4:00 AM, Romorantin, 435 kms down, supposedly less than 200 to go. I stop for tea and ramen. My legs are unstable. My heart beats steady, if still elevated. I have been awake for 23 hours, and mostly on my bike for the last 22. I am not thinking very clearly, I am fatigued. I have this thought: if you fall in the dark, you will break your collar bone. This is not a good thought. Fear creeps in, in my fatigue and wins the moment. I put my bike in the van, crawl in, and fall asleep un-wake-able for the next 4 hours.

I did not finish. I am OK with that. I said I would do the best that I can. My first attempt at a long-distance ride. I enjoyed it; I did not blow up; I did not get hurt.

I will be back.

dimanche, juin 08, 2008

08.06.06: D-Day, Birthdays, 9-11

I met a super nice french couple when I was in Senegal about a year and a half ago. We try to stay in touch with some e-mails, an occasional phone call, and an infrequent visit to their place in Normandy. This June, they both are turning forty and decided to throw a big party in their own honor. As it turns out, the same week-end as the anniversary of the D-Day landings on Utah, Omaha, Gold, Sword, and Juno beaches.

Before going to the birthday party, I had the afternoon to do a little exploring, so went to Le Mémorial in Caen to see the French national WWII memorial. This week-end was the opening of a new exposition at Le Mémorial ... Where were you on September, 11 2001 at 8.46 AM? which is a display of objects found in the rubble of the World Trade Center, displayed to accentuate the very personal side of the tragedy.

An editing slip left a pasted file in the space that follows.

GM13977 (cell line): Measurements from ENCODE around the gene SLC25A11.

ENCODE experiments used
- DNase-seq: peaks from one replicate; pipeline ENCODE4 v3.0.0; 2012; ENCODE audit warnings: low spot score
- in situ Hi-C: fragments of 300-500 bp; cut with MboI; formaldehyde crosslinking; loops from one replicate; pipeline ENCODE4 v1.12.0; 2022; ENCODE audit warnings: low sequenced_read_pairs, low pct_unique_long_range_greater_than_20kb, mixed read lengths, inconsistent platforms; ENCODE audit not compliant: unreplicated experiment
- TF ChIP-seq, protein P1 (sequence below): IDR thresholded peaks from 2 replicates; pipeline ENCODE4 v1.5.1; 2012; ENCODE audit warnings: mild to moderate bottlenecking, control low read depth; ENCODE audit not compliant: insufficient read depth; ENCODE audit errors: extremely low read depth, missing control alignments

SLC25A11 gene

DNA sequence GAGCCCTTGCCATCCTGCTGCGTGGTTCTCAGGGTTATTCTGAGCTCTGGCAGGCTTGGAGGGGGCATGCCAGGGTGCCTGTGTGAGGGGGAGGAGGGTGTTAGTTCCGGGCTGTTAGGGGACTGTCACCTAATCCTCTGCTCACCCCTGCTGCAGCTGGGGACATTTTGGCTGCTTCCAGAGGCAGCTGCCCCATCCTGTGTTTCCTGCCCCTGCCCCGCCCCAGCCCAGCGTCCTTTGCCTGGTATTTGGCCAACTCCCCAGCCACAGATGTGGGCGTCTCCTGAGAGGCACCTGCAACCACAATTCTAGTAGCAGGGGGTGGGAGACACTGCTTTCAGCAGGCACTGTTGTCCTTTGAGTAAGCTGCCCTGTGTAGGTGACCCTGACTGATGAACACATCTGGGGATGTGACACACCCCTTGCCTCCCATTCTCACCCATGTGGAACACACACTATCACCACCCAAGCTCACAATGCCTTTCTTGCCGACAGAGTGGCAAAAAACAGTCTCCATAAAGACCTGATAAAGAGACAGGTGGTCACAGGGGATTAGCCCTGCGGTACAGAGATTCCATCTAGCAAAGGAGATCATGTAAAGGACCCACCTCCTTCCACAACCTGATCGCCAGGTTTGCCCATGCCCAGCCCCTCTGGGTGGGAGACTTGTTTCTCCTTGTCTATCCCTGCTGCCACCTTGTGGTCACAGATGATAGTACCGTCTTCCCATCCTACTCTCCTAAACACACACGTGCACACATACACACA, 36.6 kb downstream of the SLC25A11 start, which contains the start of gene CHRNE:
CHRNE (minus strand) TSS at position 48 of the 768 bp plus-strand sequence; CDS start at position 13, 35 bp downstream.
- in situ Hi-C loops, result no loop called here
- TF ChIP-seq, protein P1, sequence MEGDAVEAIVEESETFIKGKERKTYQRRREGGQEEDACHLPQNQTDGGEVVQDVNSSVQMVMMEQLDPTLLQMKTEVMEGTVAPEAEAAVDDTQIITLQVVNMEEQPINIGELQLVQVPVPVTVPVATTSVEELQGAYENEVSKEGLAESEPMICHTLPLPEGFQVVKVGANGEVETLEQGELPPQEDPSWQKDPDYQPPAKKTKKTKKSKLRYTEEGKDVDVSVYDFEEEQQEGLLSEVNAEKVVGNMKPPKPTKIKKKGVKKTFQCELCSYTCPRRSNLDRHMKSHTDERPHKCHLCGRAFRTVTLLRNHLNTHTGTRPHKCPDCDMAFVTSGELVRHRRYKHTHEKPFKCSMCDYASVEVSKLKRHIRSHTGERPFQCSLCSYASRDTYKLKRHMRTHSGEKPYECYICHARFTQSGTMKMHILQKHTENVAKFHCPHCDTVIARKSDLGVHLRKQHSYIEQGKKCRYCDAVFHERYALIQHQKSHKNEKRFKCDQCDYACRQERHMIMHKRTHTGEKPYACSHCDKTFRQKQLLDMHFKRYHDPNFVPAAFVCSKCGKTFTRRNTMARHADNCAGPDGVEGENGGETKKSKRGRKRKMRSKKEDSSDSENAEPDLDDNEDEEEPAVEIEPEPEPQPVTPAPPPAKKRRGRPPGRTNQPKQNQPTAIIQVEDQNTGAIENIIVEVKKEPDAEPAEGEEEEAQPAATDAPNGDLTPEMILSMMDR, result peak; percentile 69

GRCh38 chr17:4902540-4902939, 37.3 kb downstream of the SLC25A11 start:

A piece of an exit sign from the WTC, a fireman's boot, a laptop computer, a payphone. Normally mundane objects all, but each carrying a small piece of a tragic story forward to remind us of the day that everything changed.

A badge found from a police officer, next to a 10 foot banner displaying her photograph, her previous acts of heroism as an officer, words of remembrance from her colleagues and family. Next to similar posters of a financial advisor, a fireman, a flight attendant, and a nurse. Each story personal, real, unforgettable.

There is a life-size poster of several people walking down the streets of New York in the moments after the collapse of the World Trade Center, the sky darkened by the airborn remnants of 2974 deaths, survivors covered with soot permeating every pore of their grey-ed skin, and the backdrop is the carnage depicting the day the world ended.

All of this, in a memorial in France, for gods-sake, that commemorates the heroic deeds of the UK, Canadian, and American forces 64 years ago to bring the beginning of the end to WWII.

There are also videos of George Bush speaking to the United Nations the day after. And a video of Osama Bin Laden, speaking to persons united against the US.

Here is what I thought:
Osama Bin Laden is still making videos, and Al-Qaida is likely planning another attack on the US.
And $500B of our military resources is being squandered in Iraq.
And it is 6 1/2 years later.
Our president and his administration are a national disgrace.

Bush's birthday is July 6.
I think I'll send him a birthday card this year. Or 2, 974 of them.

Our government's primary duty is to protect the citizens of the US; they have failed to bring an end to Al-Qaida and Osama Bin Laden, the group that committed the most serious attack against US citizens on US soil.
And we are complicit in our complacency.